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Re: Equality tests on DOM nodes

From: Ray Whitmer <ray@imall.com>
Date: Fri, 11 Dec 1998 10:58:35 -0700
Message-ID: <36715D4A.9660A0D0@imall.com>
To: "Andrew M. Kuchling" <akuchlin@cnri.reston.va.us>
CC: www-dom@w3.org, xml-sig@python.org
Andrew M. Kuchling wrote:

> [CC'ed to xml-sig@python.org and www-dom@w3.org; followups to
>  www-dom@w3.org]
>
> With reference to the Python DOM implementation, someone has raised
> the question of testing the equality of nodes.  I don't think there's
> anything in the DOM Recommendation that discusses this question,
> possibly because the issue doesn't raise its head in Java.

I don't know Python, but very object in Java has an equals method to
signify deeper comparison than "==", for example, String.equals tells
whether the contents of two strings are identical.

>         * Should Element instances also compare their attributes?
> I would say 'yes', since the attributes are really associated with the
> Element node.
>
>         * If the two nodes have identical type and value, should the
> comparison be recursive, comparing the children of the nodes.  The ==
> operator would then be comparing entire subtrees rooted at node1 and
> node2.  I'm not certain if this is the best choice for the meaning of
> ==, but see no clear reason to choose recursive vs. non-recursive ==.
> Any suggestions?

For my own uses on both the client and server (in Java, not Python), the
full/deep comparison is the most useful and as such I implemented it in a
private API extension extremely efficiently.  A full/deep comparison is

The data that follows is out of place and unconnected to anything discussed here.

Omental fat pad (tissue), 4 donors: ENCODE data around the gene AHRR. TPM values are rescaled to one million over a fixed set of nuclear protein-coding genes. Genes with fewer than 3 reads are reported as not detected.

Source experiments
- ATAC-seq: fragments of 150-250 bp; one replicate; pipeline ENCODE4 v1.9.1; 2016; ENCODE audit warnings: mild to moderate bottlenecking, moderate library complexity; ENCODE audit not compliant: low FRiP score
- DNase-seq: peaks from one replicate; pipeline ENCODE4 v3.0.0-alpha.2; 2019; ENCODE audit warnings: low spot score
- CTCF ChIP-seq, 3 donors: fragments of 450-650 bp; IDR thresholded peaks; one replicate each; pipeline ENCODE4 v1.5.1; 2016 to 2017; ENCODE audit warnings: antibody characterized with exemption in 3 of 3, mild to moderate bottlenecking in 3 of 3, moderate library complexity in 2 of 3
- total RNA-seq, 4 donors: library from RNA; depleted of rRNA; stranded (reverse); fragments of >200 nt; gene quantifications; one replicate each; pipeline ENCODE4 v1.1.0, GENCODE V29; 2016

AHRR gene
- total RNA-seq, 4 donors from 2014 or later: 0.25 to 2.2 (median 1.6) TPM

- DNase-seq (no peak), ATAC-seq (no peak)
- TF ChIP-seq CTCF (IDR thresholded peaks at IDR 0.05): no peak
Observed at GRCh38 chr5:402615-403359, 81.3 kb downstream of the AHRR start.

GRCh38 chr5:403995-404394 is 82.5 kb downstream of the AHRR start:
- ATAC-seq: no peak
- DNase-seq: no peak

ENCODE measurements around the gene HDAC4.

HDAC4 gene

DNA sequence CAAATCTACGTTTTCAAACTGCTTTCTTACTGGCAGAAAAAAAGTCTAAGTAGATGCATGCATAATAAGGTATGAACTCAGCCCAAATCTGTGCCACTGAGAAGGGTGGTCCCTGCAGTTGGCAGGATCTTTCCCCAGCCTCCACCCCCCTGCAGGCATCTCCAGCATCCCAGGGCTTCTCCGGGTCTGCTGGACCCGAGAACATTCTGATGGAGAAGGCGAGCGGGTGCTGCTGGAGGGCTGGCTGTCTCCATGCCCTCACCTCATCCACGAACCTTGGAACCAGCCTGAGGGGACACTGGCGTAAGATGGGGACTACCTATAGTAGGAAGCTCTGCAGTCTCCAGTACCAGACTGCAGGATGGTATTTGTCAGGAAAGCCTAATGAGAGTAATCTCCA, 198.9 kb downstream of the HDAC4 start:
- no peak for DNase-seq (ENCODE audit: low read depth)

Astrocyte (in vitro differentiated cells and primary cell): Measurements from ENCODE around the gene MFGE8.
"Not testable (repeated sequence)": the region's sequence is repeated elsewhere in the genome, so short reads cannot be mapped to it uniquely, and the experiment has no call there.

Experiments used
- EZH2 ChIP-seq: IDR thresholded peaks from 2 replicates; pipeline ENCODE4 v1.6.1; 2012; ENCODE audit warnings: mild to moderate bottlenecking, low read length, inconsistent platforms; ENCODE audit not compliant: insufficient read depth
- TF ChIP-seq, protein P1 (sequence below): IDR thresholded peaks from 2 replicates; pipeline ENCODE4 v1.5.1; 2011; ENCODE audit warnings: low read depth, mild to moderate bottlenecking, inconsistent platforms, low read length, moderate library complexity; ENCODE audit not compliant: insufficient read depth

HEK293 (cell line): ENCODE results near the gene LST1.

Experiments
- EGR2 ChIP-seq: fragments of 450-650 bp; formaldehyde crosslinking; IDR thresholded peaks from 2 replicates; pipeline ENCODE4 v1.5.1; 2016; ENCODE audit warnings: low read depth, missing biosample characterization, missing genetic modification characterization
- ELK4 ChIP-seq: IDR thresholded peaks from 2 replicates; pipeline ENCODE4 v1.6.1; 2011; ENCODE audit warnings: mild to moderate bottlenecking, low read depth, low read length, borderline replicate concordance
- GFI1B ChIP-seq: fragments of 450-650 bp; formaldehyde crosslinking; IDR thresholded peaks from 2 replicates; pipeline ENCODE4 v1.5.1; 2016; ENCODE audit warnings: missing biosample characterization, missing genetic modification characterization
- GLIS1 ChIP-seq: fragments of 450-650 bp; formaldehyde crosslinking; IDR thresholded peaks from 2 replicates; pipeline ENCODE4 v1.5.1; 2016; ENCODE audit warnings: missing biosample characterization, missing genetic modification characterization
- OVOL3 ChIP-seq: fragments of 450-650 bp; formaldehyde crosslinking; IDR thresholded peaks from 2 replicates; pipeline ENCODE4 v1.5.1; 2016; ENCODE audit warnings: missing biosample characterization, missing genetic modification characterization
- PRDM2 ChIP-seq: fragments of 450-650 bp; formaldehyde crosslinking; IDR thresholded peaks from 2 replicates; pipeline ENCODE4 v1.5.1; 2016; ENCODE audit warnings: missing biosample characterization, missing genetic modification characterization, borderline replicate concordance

very useful in many situations, and can be implemented much more
efficiently than forcing the user to check equality one attribute or
recursive child at a time (with acceptable tradeoffs in other parts of the
implementation).

But I would recommend NOT using the built-in Python operator, just as I am
not using the built-in equals method in Java, until it has been defined in
the standard how this should be implemented.  Otherwise, users of your
implementation will not be interoperable with users of other
implementations, and also possibly not interoperable with the standard
definition if one is ever officially formulated.  Instead, define the
operator to raise an exception, if Python has one, and if you need an
equality check, write one in a private API with your own name on it so it
will be clear to users that by using your method, they will be sacrificing
portability, in exchange for a concise, permanent definition of its
behavior.

The problem in Python is much bigger -- possibly rendering my advice
irrelevant -- since no official DOM API binding has been released for that
language in the first place.  I am just following how I would tell someone
to deal with the equals function in Java where users will expect
portability between implementations.

I don't know Python, so it is also possible that Python may impose more
rigidity on the requirements of == (than Java does on equals), making it
possible to know what the standard implementation should be, but your
raising the question would seem to indicate that it does not.

Ray Whitmer
Received on Friday, 11 December 1998 12:59:14 GMT

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